When Stuart Ford launched IM Global five years ago, the odds weren't in his favor. Foreign presales -- in which international distributors buy rights to a movie and in turn help finance it -- were suffering as the world economic crisis was bearing down. But Ford -- who cut his teeth working for Harvey and Bob Weinstein -- has grown IM Global into a powerhouse, increasing its sales revenue from $15 million in 2007 to $170 million last year. Along the way, India's Reliance Entertainment, seeking to extend its Hollywood foothold beyond DreamWorks into the independent arena, took notice, buying a 76 percent stake in IM Global for an undisclosed sum in May 2010.
The new capital allowed Ford, 42, to accomplish his next goal: moving into film production. Reliance and IM Global, on its own or with joint-venture production unit Automatik, invested $250 million in its first eight productions, including Pete Travis' fanboy action movie Dredd, which Lionsgate will release this fall, and the big-budget adventure Walking With Dinosaurs, which Fox is scheduled to open in fall 2013.
Despite his 15 years in the industry, Ford says he still feels like an outsider. Born in Liverpool -- his family was in the horse-racing business until his dad went bust -- he had a very formal British education at the Blue Coat School before going to Oxford and graduating with a law degree. Sitting down with THR in his West Hollywood office on the eve of his company's fifth anniversary, his customary hot tea in hand, Ford offered his thoughts on IM Global's expansion, the upcoming Cannes Film Market and his bout last year with cancer. He and his wife, Molly, a former actress, have two sons, Oliver, 6, and Charlie, 3, and live in L.A.'s historic Hancock Park neighborhood.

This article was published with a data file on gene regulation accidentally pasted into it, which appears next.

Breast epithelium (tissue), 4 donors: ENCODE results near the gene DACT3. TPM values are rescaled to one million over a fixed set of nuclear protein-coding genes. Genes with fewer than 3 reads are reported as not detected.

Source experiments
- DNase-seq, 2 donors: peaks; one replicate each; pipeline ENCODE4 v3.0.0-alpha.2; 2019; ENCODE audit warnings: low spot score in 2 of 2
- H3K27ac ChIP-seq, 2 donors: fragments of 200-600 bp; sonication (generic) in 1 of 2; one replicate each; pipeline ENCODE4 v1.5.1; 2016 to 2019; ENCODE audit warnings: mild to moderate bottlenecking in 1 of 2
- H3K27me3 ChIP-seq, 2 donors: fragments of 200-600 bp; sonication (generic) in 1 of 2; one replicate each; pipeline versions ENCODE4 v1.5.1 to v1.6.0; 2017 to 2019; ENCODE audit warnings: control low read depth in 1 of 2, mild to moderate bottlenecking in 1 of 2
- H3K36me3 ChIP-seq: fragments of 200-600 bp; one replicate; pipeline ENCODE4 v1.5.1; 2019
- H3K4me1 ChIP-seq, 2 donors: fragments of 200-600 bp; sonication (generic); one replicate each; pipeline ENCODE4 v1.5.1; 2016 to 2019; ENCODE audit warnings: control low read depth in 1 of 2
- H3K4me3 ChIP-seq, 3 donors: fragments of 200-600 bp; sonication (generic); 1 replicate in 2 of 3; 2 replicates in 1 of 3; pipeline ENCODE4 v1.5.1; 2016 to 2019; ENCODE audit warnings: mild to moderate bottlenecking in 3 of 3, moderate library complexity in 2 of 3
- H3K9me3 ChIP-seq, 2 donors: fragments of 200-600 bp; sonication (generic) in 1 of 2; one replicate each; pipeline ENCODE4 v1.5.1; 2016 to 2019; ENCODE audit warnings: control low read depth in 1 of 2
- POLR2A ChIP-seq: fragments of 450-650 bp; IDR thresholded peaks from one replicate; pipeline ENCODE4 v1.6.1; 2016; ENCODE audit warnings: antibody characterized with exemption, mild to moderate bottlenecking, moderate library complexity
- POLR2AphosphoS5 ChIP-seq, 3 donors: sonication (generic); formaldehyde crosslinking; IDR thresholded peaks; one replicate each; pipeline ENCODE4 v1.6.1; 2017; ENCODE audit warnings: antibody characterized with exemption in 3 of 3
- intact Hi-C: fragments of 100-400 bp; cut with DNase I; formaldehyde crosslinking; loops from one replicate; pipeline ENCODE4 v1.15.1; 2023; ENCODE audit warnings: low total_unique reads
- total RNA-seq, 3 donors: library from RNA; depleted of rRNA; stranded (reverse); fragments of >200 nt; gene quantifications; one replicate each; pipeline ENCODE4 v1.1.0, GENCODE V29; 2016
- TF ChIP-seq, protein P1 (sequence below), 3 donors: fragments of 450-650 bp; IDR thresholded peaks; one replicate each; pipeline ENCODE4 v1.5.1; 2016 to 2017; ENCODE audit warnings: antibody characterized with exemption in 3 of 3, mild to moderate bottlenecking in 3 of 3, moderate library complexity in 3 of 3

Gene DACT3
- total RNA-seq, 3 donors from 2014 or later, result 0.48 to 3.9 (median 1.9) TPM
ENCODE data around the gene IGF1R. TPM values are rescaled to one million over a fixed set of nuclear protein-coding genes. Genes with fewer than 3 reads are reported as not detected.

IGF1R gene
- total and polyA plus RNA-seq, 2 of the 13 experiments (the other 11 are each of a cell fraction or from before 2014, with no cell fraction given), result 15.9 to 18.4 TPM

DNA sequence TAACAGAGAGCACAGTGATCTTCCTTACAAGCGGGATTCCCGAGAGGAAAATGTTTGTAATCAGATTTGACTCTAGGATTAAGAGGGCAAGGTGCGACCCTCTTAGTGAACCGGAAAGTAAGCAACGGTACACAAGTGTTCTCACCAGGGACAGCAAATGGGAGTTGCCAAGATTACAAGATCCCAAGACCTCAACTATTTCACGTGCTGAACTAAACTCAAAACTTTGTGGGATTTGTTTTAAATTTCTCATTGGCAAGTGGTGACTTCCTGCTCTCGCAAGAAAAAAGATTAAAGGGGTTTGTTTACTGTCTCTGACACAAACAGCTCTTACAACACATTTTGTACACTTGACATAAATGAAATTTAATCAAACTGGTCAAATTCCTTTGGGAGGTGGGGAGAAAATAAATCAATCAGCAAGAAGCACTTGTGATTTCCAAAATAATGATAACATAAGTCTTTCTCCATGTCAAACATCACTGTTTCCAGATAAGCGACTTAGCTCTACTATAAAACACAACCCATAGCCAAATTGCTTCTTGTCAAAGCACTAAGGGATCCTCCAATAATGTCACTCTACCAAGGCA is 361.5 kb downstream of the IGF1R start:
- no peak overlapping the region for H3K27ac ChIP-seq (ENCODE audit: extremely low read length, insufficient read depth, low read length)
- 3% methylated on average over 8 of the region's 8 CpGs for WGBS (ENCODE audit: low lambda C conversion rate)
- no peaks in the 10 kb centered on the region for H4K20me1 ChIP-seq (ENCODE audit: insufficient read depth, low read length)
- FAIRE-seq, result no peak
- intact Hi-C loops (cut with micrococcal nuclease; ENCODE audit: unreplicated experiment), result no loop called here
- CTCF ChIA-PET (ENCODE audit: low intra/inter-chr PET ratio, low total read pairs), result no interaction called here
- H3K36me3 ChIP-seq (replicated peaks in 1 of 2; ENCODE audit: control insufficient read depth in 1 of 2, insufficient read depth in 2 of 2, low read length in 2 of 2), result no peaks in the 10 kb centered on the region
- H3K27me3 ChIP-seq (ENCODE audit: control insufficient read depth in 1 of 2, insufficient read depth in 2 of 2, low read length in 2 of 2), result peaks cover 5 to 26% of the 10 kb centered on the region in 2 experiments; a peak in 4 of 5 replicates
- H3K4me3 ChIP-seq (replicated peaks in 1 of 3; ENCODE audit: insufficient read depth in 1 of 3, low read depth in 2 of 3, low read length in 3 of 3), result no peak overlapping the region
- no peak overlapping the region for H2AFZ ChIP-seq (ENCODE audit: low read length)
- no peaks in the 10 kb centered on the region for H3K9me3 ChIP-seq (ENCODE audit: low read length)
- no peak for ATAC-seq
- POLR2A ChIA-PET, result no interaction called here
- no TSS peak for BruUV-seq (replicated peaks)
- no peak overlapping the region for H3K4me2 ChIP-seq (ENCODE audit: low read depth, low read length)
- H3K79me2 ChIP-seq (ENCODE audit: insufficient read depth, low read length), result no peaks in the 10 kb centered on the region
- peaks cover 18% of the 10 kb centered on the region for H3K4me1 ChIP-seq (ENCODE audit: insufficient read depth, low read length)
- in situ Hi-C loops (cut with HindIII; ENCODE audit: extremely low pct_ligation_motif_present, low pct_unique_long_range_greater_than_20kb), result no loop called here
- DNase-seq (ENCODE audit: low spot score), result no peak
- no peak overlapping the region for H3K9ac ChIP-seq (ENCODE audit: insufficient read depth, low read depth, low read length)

THE HOLLYWOOD REPORTER: You broke into the film business in unusual fashion. How did your well-laid plan to practice law go awry?
Stuart Ford: It was the classic story -- I was the first kid in my family to go to a university. I got a B.A. and M.A. in law from Oxford and moved to London, where I worked for a law firm that had an entertainment practice. Harvey and Bob were clients of the firm, and they basically pitched me and I moved to New York in 1997 to work for Miramax. I was 27.